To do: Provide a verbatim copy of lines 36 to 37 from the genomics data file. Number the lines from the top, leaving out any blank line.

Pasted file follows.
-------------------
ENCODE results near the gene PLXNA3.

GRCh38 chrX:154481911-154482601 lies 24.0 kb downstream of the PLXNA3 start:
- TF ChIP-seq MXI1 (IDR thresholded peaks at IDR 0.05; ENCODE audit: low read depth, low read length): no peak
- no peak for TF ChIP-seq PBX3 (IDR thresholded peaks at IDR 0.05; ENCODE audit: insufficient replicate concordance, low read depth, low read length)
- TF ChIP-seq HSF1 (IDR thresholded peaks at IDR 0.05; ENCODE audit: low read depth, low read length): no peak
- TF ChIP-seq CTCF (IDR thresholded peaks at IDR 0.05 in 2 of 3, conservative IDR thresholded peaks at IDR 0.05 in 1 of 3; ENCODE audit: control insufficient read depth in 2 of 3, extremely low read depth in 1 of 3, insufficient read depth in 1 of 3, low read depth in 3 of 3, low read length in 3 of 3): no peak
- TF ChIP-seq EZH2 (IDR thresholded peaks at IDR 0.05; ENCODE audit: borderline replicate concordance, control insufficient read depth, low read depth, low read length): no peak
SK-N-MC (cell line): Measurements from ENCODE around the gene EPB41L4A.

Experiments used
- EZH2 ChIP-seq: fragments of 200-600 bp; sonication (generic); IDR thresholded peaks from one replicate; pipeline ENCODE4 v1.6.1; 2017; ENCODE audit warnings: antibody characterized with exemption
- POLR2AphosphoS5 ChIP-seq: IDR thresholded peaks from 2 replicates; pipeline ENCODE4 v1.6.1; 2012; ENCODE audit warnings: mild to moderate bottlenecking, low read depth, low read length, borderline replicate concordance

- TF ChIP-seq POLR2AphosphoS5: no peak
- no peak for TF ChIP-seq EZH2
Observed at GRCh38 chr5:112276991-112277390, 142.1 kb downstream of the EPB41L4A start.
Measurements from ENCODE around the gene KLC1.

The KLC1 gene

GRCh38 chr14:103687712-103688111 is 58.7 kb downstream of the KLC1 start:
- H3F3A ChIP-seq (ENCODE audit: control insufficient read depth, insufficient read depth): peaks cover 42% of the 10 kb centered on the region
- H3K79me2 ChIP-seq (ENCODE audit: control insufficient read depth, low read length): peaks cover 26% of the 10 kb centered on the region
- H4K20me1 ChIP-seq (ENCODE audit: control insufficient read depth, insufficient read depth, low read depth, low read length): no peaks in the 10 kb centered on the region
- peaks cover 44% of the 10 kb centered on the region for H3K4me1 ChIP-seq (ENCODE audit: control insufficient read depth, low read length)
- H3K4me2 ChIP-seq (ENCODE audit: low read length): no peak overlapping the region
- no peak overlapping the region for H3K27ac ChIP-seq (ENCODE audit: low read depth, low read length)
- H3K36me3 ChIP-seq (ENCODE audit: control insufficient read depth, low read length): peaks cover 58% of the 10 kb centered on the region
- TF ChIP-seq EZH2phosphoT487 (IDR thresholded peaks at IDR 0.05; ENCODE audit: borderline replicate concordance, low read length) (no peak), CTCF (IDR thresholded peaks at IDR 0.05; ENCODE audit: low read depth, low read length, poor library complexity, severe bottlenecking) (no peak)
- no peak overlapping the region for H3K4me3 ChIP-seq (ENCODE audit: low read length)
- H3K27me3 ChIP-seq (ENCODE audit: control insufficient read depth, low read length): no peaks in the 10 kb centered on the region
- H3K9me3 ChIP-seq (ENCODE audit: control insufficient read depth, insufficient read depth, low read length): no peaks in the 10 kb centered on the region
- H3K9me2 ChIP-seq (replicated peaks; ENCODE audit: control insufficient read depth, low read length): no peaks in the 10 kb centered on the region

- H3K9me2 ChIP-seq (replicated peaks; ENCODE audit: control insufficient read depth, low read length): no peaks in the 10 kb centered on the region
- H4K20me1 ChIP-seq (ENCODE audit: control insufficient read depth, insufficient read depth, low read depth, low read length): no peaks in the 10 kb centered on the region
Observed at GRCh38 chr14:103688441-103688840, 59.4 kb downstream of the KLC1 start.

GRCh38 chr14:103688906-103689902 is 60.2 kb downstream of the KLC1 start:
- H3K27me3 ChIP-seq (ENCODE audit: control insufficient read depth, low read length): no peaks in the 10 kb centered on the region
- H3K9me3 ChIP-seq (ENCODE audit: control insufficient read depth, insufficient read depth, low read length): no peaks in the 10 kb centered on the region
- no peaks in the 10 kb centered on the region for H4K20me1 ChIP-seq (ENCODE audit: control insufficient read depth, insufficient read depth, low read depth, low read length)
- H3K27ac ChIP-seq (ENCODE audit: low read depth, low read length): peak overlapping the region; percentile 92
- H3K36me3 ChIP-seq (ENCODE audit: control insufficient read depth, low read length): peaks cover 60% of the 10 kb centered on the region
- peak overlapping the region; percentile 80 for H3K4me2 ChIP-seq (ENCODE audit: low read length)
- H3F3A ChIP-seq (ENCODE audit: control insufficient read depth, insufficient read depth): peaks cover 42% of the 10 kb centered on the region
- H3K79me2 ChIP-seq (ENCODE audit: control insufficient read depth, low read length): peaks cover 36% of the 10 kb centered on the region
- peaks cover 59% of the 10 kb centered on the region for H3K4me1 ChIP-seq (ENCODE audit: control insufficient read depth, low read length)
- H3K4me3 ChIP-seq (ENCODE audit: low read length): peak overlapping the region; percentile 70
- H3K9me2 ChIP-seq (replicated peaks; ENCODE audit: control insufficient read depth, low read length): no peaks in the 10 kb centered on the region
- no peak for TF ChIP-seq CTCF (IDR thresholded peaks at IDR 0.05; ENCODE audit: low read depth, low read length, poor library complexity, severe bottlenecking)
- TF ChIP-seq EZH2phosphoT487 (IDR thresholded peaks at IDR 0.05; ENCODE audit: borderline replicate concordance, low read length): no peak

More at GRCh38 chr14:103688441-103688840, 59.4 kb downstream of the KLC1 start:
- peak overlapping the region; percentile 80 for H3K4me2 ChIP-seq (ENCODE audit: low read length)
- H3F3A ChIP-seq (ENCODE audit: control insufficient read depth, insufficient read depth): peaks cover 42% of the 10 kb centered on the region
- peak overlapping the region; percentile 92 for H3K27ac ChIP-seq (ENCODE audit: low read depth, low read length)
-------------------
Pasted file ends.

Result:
- no peaks in the 10 kb centered on the region for H4K20me1 ChIP-seq (ENCODE audit: control insufficient read depth, insufficient read depth, low read depth, low read length)
- H3K27ac ChIP-seq (ENCODE audit: low read depth, low read length): peak overlapping the region; percentile 92